More howlers, misprints and poor grammar from Much too funny for words by Denys Parsons.

1) Misprints

Two tablespoonful of paraffin oil added to the footpath will relieve and refresh aching feet.   Local paper.

The Churchillian jaw was outthrust and the Prime Minister thumped the despatch box with a heavy fish. Canadian paper.

A Grand Jury in Los Angeles have indicted welter weight boxer Art Aragon on a charge of offering a bride to an opponent.   Bradford Telegraph and Argus.

You really do no good by constantly scalding a child

Woman’s paper.

By this time the blenny had learned to come up to the surface of the water and take shreds of muscle from my friend’s fingers.  The Scotsman.

According to the estimation of Mine Host of Saxmundham, the Saxulation of Popmundham is 1,368.    Suffolk Paper.

Aunts in the house are a serious nuisance and are not easily expelled once they have established a kingdom. Perhaps a chemist in your town could help you. 

People’s Friend.

England’s team manager said|: ‘There seems to be some hoodoo over the English forwards in their inability to get gals’. 

Owing to a plague of wasps in the Sheffield district, farmers have had to stop harvesting operations to take wasp wasp nests before they could gather in their wasps.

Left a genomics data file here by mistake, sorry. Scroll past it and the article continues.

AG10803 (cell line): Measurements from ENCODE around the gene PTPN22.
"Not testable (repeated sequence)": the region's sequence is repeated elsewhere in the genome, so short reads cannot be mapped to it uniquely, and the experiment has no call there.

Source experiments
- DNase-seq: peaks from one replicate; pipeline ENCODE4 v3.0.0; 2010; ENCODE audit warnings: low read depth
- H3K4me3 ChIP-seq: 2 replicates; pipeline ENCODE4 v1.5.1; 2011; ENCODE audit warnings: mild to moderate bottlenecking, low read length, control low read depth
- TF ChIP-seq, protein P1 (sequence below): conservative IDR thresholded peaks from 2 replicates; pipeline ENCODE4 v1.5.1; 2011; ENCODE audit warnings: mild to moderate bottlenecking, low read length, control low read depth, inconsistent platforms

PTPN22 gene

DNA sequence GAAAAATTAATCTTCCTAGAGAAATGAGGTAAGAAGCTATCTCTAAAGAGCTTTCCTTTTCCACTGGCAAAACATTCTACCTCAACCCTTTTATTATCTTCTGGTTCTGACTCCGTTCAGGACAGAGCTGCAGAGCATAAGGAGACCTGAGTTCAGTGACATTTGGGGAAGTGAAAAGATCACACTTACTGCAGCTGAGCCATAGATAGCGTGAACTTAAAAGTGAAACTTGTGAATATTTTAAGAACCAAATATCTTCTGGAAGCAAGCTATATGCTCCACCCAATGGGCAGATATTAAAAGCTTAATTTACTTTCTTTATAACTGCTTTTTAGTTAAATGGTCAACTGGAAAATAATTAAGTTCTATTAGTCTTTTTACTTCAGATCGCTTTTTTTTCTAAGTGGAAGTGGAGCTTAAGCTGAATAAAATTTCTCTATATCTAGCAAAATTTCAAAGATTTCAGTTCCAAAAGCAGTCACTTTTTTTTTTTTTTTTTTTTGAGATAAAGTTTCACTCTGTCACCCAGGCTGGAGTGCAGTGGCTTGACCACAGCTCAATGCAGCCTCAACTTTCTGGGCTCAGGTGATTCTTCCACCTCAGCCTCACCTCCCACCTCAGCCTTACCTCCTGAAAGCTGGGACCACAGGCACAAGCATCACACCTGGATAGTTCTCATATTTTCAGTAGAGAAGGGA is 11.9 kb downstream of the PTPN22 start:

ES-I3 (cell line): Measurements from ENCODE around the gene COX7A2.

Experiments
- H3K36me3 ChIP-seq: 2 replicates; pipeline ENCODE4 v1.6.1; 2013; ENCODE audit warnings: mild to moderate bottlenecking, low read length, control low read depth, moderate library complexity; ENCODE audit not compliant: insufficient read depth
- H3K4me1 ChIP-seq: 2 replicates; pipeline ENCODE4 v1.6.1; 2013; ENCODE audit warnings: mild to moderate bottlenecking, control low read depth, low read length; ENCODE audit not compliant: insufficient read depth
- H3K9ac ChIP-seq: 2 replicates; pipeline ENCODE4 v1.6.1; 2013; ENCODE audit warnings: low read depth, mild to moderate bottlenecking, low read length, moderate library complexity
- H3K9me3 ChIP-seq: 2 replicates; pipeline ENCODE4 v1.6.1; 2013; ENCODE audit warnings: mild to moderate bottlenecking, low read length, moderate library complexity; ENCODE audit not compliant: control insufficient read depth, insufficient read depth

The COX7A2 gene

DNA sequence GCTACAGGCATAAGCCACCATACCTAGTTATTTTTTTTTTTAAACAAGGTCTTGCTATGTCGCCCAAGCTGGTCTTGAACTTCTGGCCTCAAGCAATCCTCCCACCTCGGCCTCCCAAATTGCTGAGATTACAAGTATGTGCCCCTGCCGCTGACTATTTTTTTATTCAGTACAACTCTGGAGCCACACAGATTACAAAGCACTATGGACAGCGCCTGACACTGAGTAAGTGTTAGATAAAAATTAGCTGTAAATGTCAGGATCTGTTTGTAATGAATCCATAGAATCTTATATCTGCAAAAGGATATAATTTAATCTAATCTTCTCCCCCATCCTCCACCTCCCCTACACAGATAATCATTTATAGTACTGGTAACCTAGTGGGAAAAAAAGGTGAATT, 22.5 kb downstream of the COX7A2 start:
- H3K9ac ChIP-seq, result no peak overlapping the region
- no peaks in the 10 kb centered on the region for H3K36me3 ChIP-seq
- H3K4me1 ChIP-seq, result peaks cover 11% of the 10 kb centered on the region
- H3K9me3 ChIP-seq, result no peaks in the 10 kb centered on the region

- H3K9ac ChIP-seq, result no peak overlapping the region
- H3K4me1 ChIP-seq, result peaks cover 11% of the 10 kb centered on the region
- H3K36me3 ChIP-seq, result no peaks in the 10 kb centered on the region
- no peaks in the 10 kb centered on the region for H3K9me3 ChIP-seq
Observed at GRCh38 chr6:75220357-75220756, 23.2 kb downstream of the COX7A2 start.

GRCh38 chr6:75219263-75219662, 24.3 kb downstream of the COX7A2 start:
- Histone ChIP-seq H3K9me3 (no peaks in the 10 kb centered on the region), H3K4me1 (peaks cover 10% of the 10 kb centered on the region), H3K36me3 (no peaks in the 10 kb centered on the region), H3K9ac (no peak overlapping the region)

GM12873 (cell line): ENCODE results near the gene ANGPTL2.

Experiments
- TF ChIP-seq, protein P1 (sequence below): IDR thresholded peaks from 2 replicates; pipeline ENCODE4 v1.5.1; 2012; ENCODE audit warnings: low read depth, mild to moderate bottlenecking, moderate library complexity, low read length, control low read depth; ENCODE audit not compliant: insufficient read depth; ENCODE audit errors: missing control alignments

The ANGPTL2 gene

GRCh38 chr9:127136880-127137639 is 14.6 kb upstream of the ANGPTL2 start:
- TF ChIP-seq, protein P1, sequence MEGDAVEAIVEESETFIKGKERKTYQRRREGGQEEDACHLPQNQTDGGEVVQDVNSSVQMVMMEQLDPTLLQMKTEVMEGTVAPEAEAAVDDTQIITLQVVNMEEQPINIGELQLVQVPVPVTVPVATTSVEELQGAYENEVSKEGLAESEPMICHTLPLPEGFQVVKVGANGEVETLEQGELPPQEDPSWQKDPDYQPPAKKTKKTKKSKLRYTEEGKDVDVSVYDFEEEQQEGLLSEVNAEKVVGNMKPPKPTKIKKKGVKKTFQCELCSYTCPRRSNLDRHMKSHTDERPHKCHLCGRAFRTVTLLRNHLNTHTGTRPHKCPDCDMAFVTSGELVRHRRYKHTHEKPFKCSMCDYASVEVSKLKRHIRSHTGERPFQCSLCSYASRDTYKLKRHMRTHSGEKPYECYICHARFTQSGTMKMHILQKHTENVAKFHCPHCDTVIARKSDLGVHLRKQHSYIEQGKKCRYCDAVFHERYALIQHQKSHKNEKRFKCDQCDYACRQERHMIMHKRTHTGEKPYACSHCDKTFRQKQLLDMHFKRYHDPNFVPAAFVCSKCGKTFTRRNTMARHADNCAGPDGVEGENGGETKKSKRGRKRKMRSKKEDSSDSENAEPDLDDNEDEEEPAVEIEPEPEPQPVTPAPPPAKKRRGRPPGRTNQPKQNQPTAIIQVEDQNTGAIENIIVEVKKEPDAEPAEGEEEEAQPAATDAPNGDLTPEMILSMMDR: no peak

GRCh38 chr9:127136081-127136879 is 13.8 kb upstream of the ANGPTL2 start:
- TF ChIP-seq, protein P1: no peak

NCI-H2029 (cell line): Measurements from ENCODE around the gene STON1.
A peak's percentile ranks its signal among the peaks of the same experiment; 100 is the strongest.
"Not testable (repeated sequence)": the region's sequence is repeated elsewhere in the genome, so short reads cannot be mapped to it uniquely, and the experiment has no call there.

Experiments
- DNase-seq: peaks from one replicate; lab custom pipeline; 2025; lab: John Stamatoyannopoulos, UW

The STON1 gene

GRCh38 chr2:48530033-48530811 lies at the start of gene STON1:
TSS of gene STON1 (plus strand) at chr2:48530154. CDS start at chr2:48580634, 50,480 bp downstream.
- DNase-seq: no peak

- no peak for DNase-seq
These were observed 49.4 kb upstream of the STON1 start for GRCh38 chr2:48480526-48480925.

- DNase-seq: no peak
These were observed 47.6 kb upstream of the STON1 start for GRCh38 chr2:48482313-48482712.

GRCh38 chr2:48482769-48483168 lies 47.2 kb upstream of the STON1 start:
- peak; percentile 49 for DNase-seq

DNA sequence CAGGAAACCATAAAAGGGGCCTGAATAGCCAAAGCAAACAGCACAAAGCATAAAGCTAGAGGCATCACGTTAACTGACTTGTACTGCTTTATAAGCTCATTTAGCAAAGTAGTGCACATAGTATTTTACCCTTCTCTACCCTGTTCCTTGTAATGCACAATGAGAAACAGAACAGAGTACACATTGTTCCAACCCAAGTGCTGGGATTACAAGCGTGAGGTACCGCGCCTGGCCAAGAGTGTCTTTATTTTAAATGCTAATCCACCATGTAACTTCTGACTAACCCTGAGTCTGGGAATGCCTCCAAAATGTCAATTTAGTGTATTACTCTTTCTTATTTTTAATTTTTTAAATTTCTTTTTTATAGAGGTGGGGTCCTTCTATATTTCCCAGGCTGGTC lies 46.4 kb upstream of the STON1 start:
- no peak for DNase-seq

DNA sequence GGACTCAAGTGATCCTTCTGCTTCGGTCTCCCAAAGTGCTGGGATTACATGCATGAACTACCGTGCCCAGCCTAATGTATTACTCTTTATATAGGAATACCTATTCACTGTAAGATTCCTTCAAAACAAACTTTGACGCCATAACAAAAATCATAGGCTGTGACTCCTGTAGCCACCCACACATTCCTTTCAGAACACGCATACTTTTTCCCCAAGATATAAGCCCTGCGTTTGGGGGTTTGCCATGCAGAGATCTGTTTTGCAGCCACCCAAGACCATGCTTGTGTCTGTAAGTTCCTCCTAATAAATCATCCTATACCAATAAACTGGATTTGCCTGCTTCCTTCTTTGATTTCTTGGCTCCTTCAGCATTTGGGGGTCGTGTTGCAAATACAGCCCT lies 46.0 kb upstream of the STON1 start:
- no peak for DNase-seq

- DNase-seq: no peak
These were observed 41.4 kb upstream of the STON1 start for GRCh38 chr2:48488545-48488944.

Edinburgh Evening Dispatch.

Along the Parkway schoolchildren hurled roses in the General’s path. Two schoolgirls presented him with a large bouquet of roses . ‘God bless you my children, and thank you,’ he said as he killed both girls. Philadelphia Paper.

With nine wickets down, Enthoven changed his tactics and bit both bowlers.

Manchester Paper.

Following on yesterday’s defeat of the Government in the Dail, a meeting of the Cabinet was hell this morning.  Dublin Paper.

The letter pointed out that whereas there were definite allocation of oranges from time to time, the supply of demons was very short.   Northants Paper

Humidity is perhaps the distinctive Christian virtue.   Indian Paper.

Many other brides in the collection are scheduled as ancient monuments. Bath Paper.

When this is done sit on a very hot stove and stir frequently. Cookery book.

At Taunton this week an ex-soldier was charged on remand with having bigamously married, his awful wife being alive.  West Country Paper.

An official of the Patent Office said that many of the inventors abandon their parents during the first year of life.   Surrey Paper

Mr John M’Fadden was reappointed to wind, oil and keep the Town Clerk in order.

Irish Paper.

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English etiquette by an Indian Harley Street doctor